Patrick M. FLANAGAN, et al., plaintiffs-respondents, v. Peter C. KUEHN, et al., appellants, Parmanand Ramlakhan, et al., defendants-respondents.
In an action to recover damages for personal injuries, etc., the defendants Peter C. Kuehn and Waltraud Kuehn appeal from so much of (1) an order of the Supreme Court, Nassau County (O'Connell, J.), dated May 4, 1999, as denied their cross motion for summary judgment dismissing the complaint and all cross claims insofar as asserted against them, and (2) an interlocutory judgment of the same court, as was entered June 3, 1999, on that portion of the order.
ORDERED that the appeal from the order is dismissed, as the order was superseded by the interlocutory judgment; and it is further,
ORDERED that the interlocutory judgment is reversed insofar as appealed from, on the law, the cross motion of the defendants Peter C. Kuehn and Waltraud Kuehn for summary judgment dismissing the complaint and all cross claims insofar as asserted against them is granted, the complaint is dismissed insofar as asserted against the appellants, the action against the remaining defendants is severed, and the order is modified accordingly; and it is further,
ORDERED that the appellants are awarded one bill of costs.
This action arises from a collision near the intersection of Fulton and Kernochan Avenues in Hempstead. The plaintiffs were stopped in a vehicle facing west behind another vehicle, waiting to make a left turn at the intersection, when the plaintiff Patrick M. Flanagan allegedly observed a truck, owned by the defendant Eric Berger and the defendant Berger Sign Fabrication, Inc., and operated by the defendant Parmanand Ramlakhan. At some distance from the intersection, without signaling, the truck crossed over the double yellow line into the eastbound lane and made a left turn onto Kernochan Avenue.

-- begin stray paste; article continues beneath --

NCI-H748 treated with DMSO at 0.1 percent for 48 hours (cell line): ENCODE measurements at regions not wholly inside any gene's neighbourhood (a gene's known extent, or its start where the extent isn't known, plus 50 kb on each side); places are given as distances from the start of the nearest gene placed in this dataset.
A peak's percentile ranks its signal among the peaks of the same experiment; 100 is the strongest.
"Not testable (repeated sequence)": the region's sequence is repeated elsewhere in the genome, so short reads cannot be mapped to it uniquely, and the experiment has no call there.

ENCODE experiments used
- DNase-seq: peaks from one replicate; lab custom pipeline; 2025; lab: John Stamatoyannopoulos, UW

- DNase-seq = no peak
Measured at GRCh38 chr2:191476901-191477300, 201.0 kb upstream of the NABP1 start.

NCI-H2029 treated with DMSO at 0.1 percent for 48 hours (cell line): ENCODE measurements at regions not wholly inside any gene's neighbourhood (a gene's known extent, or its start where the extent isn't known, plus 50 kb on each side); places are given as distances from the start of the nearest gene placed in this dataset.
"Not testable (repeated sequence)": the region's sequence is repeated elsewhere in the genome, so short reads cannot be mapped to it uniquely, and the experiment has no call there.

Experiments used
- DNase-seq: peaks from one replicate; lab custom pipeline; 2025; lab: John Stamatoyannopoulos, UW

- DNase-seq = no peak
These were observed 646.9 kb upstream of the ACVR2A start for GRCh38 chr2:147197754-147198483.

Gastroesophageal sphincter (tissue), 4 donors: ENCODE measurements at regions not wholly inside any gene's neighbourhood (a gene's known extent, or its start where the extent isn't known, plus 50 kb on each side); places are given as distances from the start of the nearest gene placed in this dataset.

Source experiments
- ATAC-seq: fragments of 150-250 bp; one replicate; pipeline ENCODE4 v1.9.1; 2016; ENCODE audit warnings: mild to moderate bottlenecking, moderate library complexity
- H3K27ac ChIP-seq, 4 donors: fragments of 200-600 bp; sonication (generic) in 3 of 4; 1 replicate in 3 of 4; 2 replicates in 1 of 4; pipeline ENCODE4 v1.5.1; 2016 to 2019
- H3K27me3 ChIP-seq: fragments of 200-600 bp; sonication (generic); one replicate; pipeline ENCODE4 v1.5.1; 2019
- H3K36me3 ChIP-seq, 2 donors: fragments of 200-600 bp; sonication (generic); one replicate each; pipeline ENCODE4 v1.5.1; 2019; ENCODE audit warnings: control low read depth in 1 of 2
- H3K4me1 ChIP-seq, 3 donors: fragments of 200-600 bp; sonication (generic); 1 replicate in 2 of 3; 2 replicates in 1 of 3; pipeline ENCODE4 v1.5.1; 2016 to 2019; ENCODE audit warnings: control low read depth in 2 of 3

At the same time, the defendant Peter Kuehn, operating a car owned by the defendant Waltraud Kuehn, was proceeding eastbound on Fulton Avenue at approximately 30 miles per hour when he observed the truck making a left turn. In an effort to avoid a collision with the truck, he stepped on his brakes, veered to the left, and hit the plaintiffs' car.
This scenario presents an emergency situation, and the actions of a driver presented with such a situation must be judged in that context (see, Tenenbaum v. Martin, 131 A.D.2d 660, 516 N.Y.S.2d 741). Peter Kuehn acted reasonably under the circumstances (see, e.g., Calzareth v. Yip, 248 A.D.2d 661, 670 N.Y.S.2d 583; DiPaolo v. Buono, 235 A.D.2d 386, 652 N.Y.S.2d 82; Williams v. Econ, 221 A.D.2d 429, 633 N.Y.S.2d 392; Mangano v. New York City Hous. Auth., 218 A.D.2d 787, 631 N.Y.S.2d 54; Glick v. City of New York, 191 A.D.2d 677, 595 N.Y.S.2d 560). As such, he cannot be deemed negligent and the Kuehns are entitled to summary judgment dismissing the complaint and all cross claims insofar as asserted against them.
MEMORANDUM BY THE COURT.